The new hours of service rules will cause more crashes than they prevent.
Take it from someone with 20 years and 2 million over-the-road miles; FMCSA's new HOS rules will not lower trucking's crash rate. They'll do nothing to improve safety, and they won't make drivers less tired. A more likely outcome will be an increase in the number of crashes. Then what?
Dateline: WASHINGTON, August 2, 2015 -- The Federal Motor Carrier Safety Administration today unveiled a supplementary rule to The Hours of Service of Drivers Final Rule that went into effect July 1, 2013. In an effort to combat the increasing number of truck crashes in the 48 months since the new rule was announced, the Agency says it will limit driving hours to 8 per day following a minimum of 12 hours off duty. The new rule will limit nighttime driving 6 hours between the hours of 10 PM and 6 AM, and drivers will be limited to no more than 48 hours of driving in a 7-day period.
FMCSA says the shocking increase in the number of truck crashes calls for harsh and decisive action to curb what it calls a "flagrant and callous disregard for the safety of the motoring public."
Citing crash statistics gathered over the previous 18 months, the Agency says truck drivers have been involved in a rash of side-swipe, follow-to-close and right-turn crashes, which it blames on inattentiveness brought on by driving in a fatigued state...
That's a fictious press clipping, of course, but I have every reason to believe we will see an increase in the crash rate over the next few years, to which FMCSA is bound to respond with harsher and more restrictive rules.
That potential increase in the crash rate will have little to do with fatigue, rather, the influx of newer and inexperienced drivers recruited to replace the senior and seasoned drivers who have abandoned trucking in search of greener, less restrictive and less punitive pastures.
What FMCSA has chosen to ignore in its rush to save the motoring public from itself by restricting trucking's ability to move freight, is that more drivers will be required to make up for the reductions in productivity. More importantly, and clearly completely unconsidered by our regulators, is that drivers who face increased trip times for the same wage, restrictive rest requirements and more fines for inconsequential administrative violations will leave the industry to find gainful employment elsewhere.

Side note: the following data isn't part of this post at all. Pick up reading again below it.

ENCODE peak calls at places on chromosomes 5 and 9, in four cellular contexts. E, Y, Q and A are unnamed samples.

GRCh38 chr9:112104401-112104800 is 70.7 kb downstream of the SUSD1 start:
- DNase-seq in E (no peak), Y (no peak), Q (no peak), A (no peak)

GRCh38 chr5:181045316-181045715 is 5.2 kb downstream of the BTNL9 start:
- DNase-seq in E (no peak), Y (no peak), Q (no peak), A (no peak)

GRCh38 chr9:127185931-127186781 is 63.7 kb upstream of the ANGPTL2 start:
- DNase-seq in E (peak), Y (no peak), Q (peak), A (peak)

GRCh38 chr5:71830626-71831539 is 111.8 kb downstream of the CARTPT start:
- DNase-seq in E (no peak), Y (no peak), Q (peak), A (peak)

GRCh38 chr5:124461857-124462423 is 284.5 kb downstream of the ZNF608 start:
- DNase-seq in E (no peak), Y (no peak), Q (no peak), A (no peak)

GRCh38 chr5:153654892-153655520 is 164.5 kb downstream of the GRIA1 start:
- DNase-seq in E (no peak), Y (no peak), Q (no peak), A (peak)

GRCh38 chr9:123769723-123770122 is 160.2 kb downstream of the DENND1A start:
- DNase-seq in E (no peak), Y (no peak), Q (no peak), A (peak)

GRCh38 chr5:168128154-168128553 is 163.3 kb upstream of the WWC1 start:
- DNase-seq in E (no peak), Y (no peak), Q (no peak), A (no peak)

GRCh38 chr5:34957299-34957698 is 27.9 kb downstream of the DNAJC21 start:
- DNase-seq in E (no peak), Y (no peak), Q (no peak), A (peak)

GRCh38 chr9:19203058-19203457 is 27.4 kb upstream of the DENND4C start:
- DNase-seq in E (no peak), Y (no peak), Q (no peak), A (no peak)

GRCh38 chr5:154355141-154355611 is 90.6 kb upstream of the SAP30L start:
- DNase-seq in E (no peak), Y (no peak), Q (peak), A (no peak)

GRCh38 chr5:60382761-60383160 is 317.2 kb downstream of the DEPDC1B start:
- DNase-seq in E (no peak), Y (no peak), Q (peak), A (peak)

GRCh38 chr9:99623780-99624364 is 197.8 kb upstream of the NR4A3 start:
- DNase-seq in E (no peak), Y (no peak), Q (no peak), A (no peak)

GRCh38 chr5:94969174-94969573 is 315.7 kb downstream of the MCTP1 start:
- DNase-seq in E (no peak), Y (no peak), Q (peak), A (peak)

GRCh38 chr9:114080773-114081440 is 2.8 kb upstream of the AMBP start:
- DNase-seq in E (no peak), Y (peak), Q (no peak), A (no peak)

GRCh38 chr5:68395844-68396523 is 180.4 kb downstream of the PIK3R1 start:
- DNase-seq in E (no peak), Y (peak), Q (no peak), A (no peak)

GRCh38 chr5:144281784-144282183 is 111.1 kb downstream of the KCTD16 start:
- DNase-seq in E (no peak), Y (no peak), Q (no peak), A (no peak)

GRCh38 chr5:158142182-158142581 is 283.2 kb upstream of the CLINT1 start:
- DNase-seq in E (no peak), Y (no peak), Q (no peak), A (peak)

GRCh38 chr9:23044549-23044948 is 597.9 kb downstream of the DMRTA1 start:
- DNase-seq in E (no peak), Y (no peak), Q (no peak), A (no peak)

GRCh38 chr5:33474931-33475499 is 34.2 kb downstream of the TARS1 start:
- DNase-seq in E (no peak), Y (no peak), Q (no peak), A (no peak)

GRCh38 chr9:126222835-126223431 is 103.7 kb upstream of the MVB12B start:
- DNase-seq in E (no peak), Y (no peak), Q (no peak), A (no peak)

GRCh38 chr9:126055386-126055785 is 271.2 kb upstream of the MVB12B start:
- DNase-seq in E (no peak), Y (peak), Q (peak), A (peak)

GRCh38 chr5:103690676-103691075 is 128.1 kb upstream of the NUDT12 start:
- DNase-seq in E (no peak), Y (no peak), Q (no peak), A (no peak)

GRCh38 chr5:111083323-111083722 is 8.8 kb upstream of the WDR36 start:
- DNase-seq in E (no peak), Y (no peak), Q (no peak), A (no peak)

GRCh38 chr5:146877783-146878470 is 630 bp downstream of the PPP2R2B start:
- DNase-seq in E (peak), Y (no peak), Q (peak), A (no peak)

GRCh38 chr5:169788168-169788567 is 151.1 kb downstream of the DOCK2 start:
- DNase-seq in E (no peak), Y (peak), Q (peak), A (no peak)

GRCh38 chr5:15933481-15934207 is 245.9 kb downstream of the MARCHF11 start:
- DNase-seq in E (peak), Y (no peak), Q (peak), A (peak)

What the brain trust over at 1200 New Jersey Avenue SE has ignored or forgotten is that we already have a shortage of qualified drivers. Working the existing labor pool to more exacting schedules to meet the constraints imposed by the new HOS rules isn't going to improve their already bottomed-out morale.
Bringing new drivers on-line is going to increase risk. Bless their hearts, new drivers -- even the well trained ones -- lack the experience of the drivers who will be packing up and leaving. You can't just replace one body with another and expect the same performance -- witness the Royal Air Force during the Battle of Britain.
New drivers will knock things over, they will get themselves into situations experienced drivers would naturally avoid and they will make mistakes. That's not a condemnation of new drivers; it's reality. New workers in any field face a steep learning curve for the first few years. Stuff is going to happen.
I worry about how the regulators and the press will spin such 'stuff.' An increase in crashes calls for action. What that action might be is frightening. A knee-jerk response is likely, and those typically are not well thought out. With the safety advocates howling outside the door, FMCSA isn't likely to respond warmly to an I-told-you-so admonishment from trucking.
I think these new rules are completely uncalled for and will hurt trucking's productivity, along with its ability to retain skilled drivers -- at least not without corresponding increases in compensation.
For all the bluster about HOS making highways safer -- even more so with EOBRs -- the new HOS rules will prove a classic regulatory fail. Like Prohibition and all its noble but misguided intentions, all the time and money spent justifying this ill-considered and agenda-driven rule, all the lost productivity (“between $500 million and $1.4 billion” if ATA has it right), and all the hoops industry will jump through will go up in smoke only because a handful of militant idealists think the way to make trucking safer is to nail one of our feet to the floor.